News
10/14/2011
01:27 PM
Chris Murphy
Chris Murphy
Slideshows
Connect Directly
Google+
LinkedIn
Twitter
RSS
E-Mail

8 IT Hiring Strategies Of Top CIOs

Learn the techniques that award-winning CIOs use to ensure the right talent for their IT teams--and apply the lessons to your own job hunt.




At Waste Management, CIO Puneet Bhasin takes recruiting seriously. Before anyone--from department head to entry-level business analyst--gets a job offer, the individual must go before a panel drawn from the IT leadership team. Bhasin himself is usually one of the panel members. It might only be a 10-minute discussion, but it gives those IT leaders a chance to meet the individual. Recruits are surprised to see the CIO or VP of IT making that commitment. "An entry level BA will say 'Jeez I can't believe you as a VP or you as a CIO are taking the time to talk to me personally about my experience and whether I'll be a fit for the organization," says Dave Logsdon, Waste Management VP of IT.

Recruits meet with a number of people one-on-one as well, all with the goal of making sure the person fits the organizational as well as the job specs. "We're looking for not just the right technical talent, but also the right cultural fit," Bhasin explains.

Bhasin is convinced he has a compelling pitch for recruits. He points to the 10 million tons of trash the company recycled last year as evidence it's helping the environment. He shows them IT's newly remodeled digs, with an open floor plan that's bathed in natural light. And tells them how IT is being used to truly transform Waste Management, with efforts such as using IT systems to drive pricing decisions to increasing use of mobile devices on trucks and containers. "Every technologist out there wants to work for a company that is using technology to transform its business. And I think we have a very genuine, very real, very strong story around that," Bhasin says.

Lesson for job seekers: Be ready to talk about the company's goals at the highest level. Could you handle an impromptu strategy chat with the CIO?




Technology is essential to Catalina Marketing, whose technology lets retailers print out coupons at the checkout customized to a person's buying habits. Nearly half of the 500 people at its headquarters work in IT. But CIO Eric Williams doesn't want people used to cranking out their piece of a giant software project. "I'm not looking for people who have worked in large development shops and are used to working in silos of development," he says. "Our teams are cross-functional, and they have to handle whatever needs to be done." People usually work in teams of 12 to 15 people, and the goals and requirements always change. "I'm amazed at how many people in technology like to have clearly defined requirements," he says.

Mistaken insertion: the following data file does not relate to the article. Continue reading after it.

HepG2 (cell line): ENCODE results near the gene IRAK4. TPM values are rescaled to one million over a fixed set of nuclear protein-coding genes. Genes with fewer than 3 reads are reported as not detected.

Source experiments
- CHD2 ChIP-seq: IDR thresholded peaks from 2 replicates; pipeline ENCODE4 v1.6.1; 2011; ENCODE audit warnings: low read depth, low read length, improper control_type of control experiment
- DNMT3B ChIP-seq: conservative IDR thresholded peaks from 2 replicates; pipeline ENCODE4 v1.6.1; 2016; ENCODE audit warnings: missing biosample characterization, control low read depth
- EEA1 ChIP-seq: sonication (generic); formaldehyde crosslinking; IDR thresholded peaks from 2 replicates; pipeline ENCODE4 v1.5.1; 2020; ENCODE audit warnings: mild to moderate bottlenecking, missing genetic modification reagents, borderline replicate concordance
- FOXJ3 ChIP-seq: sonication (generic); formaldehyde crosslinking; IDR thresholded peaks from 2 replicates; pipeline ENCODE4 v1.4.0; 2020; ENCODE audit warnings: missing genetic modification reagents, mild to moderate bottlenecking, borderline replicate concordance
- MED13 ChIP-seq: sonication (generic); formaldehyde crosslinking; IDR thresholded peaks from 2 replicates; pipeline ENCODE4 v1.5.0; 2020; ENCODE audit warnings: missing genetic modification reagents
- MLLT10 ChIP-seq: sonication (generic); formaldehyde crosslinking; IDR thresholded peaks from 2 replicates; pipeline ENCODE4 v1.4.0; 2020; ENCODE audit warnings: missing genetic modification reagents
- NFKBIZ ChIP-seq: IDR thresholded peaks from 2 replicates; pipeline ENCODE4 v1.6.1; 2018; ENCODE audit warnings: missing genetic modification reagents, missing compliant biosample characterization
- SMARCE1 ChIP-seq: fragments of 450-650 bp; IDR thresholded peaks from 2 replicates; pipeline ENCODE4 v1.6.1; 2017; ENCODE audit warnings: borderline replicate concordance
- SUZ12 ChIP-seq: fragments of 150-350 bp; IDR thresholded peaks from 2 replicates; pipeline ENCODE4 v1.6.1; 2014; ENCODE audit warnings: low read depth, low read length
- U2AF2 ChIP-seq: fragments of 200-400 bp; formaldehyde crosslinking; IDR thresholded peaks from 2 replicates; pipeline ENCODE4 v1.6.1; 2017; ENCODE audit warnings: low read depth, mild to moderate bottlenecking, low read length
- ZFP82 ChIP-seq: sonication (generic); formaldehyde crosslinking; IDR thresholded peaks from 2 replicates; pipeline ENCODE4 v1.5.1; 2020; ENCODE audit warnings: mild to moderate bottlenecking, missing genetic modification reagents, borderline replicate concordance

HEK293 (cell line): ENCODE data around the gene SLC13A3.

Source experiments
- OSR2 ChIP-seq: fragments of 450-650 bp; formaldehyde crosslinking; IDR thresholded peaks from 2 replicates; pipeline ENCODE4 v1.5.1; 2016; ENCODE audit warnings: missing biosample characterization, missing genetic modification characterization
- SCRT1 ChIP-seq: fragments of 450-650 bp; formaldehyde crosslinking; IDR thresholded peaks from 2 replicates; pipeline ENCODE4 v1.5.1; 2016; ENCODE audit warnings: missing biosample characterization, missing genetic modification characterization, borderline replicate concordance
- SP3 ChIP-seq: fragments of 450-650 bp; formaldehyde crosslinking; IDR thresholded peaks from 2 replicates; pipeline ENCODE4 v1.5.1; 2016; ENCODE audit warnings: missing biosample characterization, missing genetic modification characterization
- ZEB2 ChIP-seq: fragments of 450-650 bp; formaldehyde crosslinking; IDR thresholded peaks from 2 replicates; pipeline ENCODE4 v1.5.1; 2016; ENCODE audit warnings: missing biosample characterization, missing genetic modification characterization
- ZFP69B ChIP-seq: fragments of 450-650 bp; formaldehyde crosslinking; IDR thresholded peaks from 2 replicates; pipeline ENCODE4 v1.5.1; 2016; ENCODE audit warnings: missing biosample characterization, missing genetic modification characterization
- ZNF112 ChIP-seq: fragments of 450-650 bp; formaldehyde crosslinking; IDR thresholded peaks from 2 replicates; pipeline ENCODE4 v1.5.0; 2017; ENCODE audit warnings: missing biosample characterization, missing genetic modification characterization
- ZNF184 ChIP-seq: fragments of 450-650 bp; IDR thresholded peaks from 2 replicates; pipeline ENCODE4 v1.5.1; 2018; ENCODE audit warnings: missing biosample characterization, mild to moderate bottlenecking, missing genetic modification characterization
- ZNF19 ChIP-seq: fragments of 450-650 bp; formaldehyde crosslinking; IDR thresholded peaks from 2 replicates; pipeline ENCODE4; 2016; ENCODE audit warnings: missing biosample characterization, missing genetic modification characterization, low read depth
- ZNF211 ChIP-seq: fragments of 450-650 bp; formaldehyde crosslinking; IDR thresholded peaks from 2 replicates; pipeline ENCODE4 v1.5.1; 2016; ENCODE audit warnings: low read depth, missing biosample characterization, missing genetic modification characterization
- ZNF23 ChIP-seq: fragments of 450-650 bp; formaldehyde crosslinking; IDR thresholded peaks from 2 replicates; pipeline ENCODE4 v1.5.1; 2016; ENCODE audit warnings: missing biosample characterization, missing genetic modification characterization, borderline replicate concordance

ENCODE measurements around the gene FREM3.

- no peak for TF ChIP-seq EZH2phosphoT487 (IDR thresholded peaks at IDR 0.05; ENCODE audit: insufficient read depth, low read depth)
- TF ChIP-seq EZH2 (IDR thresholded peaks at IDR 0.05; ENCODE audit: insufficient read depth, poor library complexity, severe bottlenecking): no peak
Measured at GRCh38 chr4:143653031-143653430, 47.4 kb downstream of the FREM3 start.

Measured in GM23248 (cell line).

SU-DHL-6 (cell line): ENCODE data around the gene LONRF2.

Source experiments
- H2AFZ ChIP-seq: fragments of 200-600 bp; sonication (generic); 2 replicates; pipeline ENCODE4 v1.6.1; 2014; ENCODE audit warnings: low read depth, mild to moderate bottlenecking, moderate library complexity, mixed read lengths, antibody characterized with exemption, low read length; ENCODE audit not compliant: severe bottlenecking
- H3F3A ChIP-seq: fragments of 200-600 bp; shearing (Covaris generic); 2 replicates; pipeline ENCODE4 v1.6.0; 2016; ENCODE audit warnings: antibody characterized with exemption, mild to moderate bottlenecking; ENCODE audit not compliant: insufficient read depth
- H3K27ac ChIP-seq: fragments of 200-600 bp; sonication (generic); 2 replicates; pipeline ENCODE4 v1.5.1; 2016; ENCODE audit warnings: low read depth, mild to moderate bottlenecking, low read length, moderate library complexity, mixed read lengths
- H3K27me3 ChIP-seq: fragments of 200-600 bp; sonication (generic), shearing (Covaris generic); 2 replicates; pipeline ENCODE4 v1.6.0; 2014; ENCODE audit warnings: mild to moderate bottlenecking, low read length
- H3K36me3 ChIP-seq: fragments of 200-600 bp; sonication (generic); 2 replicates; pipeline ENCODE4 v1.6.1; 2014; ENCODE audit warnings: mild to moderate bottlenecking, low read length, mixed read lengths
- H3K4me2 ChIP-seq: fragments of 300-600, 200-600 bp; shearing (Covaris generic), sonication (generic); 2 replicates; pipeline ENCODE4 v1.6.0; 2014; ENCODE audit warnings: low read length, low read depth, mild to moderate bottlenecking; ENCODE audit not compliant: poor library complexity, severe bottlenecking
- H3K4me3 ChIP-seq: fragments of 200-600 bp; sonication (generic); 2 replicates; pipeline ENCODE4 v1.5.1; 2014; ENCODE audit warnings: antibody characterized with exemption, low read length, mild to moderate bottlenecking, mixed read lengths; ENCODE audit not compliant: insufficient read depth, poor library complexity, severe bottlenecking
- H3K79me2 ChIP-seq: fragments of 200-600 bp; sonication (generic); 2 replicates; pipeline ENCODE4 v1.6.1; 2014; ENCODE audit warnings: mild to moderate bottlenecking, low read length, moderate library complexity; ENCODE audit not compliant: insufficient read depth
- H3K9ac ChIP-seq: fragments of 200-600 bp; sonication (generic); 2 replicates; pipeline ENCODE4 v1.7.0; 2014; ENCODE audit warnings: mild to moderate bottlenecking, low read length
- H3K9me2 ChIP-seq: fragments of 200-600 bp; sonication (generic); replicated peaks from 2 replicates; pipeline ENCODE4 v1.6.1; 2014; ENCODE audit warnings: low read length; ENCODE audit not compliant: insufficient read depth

Lesson for job seekers: Find a shop that fits your style, or you won't last.

Recommended Reading

More IT Pros Find Jobs, Report Suggests

How To Catch Recruiters' Eyes On LinkedIn

Top CIO Worry: People Problems

Tech Industry May Face H-1B Visa Shortage

Microsoft: Thousands Of IT Jobs Going Unfilled

Health IT Group Pushes Tax Incentives For Jobs

Tech Vendors Pledge 100,000 IT Jobs To Veterans

HR And IT Take On New Talent Challenge




Quintiles provide services to pharmaceutical companies such as running their clinical drug trials. So IT has always been critical to the operation. Now CIO Richard Thomas is trying to make IT a direct driver of revenue by selling as an online service the software portfolio and workflows it uses for those tasks. To do that, he had to change his IT organization. Quintiles had a strong back-office, but it needed people with more of an outward focus. So, Quintiles has hired more people with experience in IT vendors and IT service companies, where there's a "mindset of serving customers," Thomas says.